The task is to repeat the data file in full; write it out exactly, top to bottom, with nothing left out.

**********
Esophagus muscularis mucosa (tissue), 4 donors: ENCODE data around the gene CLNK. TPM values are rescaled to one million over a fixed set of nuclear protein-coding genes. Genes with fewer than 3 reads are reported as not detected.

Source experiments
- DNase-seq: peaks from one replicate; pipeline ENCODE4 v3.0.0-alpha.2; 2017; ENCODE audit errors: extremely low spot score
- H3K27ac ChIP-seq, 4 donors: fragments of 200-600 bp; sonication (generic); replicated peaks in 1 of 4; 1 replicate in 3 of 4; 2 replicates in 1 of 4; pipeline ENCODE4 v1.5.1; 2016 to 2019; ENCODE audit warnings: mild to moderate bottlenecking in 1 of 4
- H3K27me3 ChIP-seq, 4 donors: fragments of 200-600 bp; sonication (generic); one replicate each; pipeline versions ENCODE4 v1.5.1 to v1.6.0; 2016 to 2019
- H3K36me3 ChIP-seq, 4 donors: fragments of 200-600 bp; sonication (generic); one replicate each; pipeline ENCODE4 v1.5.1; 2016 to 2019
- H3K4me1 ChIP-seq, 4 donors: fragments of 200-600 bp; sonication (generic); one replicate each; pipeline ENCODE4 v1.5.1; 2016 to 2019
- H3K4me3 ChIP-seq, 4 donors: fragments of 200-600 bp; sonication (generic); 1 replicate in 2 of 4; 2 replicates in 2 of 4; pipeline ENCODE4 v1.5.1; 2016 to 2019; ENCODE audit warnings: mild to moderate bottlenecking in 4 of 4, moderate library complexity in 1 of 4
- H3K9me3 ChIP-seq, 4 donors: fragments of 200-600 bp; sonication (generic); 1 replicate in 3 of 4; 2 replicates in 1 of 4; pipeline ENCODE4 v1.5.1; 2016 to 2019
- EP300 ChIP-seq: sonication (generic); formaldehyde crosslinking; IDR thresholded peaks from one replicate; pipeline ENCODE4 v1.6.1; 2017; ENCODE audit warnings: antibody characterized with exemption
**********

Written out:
Esophagus muscularis mucosa (tissue), 4 donors: ENCODE data around the gene CLNK. TPM values are rescaled to one million over a fixed set of nuclear protein-coding genes. Genes with fewer than 3 reads are reported as not detected.

Source experiments
- DNase-seq: peaks from one replicate; pipeline ENCODE4 v3.0.0-alpha.2; 2017; ENCODE audit errors: extremely low spot score
- H3K27ac ChIP-seq, 4 donors: fragments of 200-600 bp; sonication (generic); replicated peaks in 1 of 4; 1 replicate in 3 of 4; 2 replicates in 1 of 4; pipeline ENCODE4 v1.5.1; 2016 to 2019; ENCODE audit warnings: mild to moderate bottlenecking in 1 of 4
- H3K27me3 ChIP-seq, 4 donors: fragments of 200-600 bp; sonication (generic); one replicate each; pipeline versions ENCODE4 v1.5.1 to v1.6.0; 2016 to 2019
- H3K36me3 ChIP-seq, 4 donors: fragments of 200-600 bp; sonication (generic); one replicate each; pipeline ENCODE4 v1.5.1; 2016 to 2019
- H3K4me1 ChIP-seq, 4 donors: fragments of 200-600 bp; sonication (generic); one replicate each; pipeline ENCODE4 v1.5.1; 2016 to 2019
- H3K4me3 ChIP-seq, 4 donors: fragments of 200-600 bp; sonication (generic); 1 replicate in 2 of 4; 2 replicates in 2 of 4; pipeline ENCODE4 v1.5.1; 2016 to 2019; ENCODE audit warnings: mild to moderate bottlenecking in 4 of 4, moderate library complexity in 1 of 4
- H3K9me3 ChIP-seq, 4 donors: fragments of 200-600 bp; sonication (generic); 1 replicate in 3 of 4; 2 replicates in 1 of 4; pipeline ENCODE4 v1.5.1; 2016 to 2019
- EP300 ChIP-seq: sonication (generic); formaldehyde crosslinking; IDR thresholded peaks from one replicate; pipeline ENCODE4 v1.6.1; 2017; ENCODE audit warnings: antibody characterized with exemption